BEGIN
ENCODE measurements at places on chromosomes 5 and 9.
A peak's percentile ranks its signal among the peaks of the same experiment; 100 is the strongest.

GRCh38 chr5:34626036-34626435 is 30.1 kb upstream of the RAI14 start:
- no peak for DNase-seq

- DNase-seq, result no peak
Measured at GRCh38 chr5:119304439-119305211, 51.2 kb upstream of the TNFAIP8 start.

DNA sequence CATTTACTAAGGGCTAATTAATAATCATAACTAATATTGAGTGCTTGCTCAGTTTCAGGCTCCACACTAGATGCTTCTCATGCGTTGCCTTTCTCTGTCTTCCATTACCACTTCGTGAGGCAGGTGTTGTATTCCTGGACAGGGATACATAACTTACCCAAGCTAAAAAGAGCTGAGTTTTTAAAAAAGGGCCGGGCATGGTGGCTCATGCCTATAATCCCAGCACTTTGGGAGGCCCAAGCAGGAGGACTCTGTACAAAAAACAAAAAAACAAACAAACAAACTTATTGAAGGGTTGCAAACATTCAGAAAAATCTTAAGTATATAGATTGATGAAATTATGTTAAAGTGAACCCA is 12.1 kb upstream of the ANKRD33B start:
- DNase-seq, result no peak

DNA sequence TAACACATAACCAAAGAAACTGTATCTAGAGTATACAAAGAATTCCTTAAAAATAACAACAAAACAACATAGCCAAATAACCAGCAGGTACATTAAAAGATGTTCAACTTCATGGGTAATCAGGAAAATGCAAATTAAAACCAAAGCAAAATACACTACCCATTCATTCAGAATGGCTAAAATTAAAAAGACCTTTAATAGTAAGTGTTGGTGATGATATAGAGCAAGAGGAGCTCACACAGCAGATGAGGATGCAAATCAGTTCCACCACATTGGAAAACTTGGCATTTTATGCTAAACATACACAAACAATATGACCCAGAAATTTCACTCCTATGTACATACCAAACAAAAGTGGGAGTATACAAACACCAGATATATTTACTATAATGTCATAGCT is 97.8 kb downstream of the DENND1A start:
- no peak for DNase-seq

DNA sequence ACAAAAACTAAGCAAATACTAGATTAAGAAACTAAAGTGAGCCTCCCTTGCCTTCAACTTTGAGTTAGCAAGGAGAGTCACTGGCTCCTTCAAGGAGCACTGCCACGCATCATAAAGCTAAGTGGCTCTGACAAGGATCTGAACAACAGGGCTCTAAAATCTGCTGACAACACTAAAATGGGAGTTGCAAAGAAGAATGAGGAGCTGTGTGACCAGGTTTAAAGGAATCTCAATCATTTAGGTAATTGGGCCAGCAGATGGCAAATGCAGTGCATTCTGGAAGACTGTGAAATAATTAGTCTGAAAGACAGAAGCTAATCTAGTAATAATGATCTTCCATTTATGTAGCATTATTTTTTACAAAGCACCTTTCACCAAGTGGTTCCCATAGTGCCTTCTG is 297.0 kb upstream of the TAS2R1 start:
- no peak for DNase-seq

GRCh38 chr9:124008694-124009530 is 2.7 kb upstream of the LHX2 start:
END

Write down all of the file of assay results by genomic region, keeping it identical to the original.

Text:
ENCODE measurements at places on chromosomes 5 and 9.
A peak's percentile ranks its signal among the peaks of the same experiment; 100 is the strongest.

GRCh38 chr5:34626036-34626435 is 30.1 kb upstream of the RAI14 start:
- no peak for DNase-seq

- DNase-seq, result no peak
Measured at GRCh38 chr5:119304439-119305211, 51.2 kb upstream of the TNFAIP8 start.

DNA sequence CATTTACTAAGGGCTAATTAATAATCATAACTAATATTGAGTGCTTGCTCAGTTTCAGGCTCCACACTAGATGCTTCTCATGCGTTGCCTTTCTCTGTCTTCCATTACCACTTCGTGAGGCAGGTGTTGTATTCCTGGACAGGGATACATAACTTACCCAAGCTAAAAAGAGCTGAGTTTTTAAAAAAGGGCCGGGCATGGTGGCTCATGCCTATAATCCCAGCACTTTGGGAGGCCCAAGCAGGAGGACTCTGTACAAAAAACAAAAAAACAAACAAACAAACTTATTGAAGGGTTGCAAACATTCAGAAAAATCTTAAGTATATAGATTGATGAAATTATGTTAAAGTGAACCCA is 12.1 kb upstream of the ANKRD33B start:
- DNase-seq, result no peak

DNA sequence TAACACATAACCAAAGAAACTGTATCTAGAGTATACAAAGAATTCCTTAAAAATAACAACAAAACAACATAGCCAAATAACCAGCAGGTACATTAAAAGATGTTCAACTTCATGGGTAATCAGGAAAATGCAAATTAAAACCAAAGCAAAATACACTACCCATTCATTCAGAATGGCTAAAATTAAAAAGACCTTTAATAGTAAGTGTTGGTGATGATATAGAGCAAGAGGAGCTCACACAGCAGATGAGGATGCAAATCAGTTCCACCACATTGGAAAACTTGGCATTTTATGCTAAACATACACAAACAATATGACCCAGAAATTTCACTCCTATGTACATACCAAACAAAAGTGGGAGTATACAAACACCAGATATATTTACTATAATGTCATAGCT is 97.8 kb downstream of the DENND1A start:
- no peak for DNase-seq

DNA sequence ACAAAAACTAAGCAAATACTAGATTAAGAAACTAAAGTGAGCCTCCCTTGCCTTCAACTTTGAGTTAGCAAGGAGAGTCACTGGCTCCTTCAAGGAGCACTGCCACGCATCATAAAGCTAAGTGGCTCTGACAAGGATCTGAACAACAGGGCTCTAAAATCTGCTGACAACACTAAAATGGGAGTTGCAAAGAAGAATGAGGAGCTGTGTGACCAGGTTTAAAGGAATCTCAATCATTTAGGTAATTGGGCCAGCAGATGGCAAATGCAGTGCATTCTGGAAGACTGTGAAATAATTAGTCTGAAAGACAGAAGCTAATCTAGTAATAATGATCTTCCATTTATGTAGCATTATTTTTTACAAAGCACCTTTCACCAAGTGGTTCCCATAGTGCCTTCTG is 297.0 kb upstream of the TAS2R1 start:
- no peak for DNase-seq

GRCh38 chr9:124008694-124009530 is 2.7 kb upstream of the LHX2 start: